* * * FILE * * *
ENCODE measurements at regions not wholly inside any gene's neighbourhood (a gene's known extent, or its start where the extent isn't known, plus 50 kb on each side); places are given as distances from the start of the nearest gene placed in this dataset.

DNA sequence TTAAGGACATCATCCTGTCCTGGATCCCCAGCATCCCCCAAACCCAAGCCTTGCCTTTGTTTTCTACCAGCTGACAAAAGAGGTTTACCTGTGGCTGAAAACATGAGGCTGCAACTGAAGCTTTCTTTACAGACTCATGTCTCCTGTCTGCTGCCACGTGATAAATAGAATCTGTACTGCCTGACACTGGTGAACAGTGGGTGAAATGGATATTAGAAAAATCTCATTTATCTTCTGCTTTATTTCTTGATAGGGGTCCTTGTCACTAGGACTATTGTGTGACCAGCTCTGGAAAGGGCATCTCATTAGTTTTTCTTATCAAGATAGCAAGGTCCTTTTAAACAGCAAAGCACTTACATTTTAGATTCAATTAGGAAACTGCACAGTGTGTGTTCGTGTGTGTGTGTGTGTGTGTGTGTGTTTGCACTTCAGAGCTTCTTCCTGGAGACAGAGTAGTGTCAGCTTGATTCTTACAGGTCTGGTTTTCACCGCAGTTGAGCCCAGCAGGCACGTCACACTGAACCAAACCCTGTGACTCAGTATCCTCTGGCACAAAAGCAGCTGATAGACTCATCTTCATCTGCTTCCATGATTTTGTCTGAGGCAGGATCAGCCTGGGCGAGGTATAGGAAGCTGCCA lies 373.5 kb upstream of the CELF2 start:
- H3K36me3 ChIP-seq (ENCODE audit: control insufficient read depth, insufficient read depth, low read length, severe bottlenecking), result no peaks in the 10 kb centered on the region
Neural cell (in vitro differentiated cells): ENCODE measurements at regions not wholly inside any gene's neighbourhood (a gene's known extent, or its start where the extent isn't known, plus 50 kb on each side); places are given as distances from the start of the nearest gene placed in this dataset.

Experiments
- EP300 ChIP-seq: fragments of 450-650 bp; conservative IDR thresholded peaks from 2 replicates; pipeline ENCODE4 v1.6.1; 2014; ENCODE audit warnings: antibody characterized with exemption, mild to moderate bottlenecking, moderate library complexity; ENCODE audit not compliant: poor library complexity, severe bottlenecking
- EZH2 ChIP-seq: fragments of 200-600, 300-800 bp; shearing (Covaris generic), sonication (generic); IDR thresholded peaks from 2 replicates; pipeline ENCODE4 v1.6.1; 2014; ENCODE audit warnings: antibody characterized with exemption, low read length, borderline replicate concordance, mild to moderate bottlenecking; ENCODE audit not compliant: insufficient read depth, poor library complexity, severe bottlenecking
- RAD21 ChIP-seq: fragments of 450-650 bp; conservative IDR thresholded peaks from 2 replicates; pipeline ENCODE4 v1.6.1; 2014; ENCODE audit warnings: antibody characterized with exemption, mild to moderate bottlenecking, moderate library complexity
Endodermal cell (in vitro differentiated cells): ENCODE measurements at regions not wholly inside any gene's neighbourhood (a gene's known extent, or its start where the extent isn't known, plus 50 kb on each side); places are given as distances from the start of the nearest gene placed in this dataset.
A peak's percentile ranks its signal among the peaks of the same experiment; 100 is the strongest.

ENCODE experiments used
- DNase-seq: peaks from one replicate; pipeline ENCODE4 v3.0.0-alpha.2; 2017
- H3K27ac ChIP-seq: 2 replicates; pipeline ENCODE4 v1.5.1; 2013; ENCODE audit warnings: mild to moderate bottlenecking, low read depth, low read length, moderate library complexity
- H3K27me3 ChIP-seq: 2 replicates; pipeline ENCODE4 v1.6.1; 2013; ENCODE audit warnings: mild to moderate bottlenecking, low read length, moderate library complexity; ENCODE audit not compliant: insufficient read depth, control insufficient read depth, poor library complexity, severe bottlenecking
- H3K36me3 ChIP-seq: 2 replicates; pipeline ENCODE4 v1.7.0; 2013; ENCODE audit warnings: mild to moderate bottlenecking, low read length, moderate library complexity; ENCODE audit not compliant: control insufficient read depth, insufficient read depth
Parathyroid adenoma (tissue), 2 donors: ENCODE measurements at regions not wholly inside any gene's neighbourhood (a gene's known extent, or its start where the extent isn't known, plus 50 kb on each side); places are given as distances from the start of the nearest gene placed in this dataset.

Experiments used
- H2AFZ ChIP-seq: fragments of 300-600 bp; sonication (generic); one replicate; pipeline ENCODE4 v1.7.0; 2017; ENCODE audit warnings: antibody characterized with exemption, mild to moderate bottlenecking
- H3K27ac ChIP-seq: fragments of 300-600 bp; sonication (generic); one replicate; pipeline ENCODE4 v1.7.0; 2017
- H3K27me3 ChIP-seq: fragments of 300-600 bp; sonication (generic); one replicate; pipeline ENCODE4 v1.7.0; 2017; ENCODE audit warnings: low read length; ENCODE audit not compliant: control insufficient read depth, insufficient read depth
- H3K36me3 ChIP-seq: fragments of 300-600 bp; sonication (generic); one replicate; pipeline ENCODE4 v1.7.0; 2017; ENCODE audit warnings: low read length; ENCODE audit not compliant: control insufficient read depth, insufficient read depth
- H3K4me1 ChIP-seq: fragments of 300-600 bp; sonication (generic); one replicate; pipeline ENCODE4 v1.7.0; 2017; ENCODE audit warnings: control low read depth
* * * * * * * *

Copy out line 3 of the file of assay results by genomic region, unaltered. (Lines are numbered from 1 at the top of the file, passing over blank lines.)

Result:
- H3K36me3 ChIP-seq (ENCODE audit: control insufficient read depth, insufficient read depth, low read length, severe bottlenecking), result no peaks in the 10 kb centered on the region